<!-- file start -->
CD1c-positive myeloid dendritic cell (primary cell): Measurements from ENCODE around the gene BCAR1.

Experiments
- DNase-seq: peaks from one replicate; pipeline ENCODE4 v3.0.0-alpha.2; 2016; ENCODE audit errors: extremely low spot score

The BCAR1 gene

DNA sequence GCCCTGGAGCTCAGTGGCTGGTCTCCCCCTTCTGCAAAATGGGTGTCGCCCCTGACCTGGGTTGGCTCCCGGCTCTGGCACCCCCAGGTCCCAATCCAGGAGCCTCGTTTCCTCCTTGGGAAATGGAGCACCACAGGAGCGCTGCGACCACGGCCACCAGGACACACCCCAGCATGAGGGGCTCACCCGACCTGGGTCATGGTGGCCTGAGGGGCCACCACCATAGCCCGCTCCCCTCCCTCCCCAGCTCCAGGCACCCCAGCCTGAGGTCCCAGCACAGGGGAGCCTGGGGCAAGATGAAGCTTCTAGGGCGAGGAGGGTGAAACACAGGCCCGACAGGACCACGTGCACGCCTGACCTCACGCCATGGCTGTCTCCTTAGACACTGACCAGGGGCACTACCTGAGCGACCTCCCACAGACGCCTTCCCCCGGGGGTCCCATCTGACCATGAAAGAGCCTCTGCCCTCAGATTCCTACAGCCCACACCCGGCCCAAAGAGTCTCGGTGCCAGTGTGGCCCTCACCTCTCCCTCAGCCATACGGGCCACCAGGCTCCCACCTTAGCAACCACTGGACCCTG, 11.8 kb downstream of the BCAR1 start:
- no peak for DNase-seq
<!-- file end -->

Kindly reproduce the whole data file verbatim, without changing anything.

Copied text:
CD1c-positive myeloid dendritic cell (primary cell): Measurements from ENCODE around the gene BCAR1.

Experiments
- DNase-seq: peaks from one replicate; pipeline ENCODE4 v3.0.0-alpha.2; 2016; ENCODE audit errors: extremely low spot score

The BCAR1 gene

DNA sequence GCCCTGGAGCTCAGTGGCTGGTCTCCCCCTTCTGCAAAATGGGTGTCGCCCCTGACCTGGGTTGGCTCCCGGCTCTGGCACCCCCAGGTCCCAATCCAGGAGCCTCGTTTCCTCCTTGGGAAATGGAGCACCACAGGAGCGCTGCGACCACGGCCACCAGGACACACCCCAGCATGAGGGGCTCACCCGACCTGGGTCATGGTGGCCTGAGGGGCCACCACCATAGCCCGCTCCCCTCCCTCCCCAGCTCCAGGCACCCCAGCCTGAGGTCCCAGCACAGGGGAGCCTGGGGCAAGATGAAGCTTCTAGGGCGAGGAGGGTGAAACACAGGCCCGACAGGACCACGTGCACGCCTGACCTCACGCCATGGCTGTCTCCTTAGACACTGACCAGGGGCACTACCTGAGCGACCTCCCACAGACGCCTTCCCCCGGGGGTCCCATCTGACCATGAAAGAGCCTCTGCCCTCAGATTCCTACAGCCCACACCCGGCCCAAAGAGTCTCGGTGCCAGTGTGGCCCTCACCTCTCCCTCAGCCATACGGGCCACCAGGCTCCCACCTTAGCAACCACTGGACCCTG, 11.8 kb downstream of the BCAR1 start:
- no peak for DNase-seq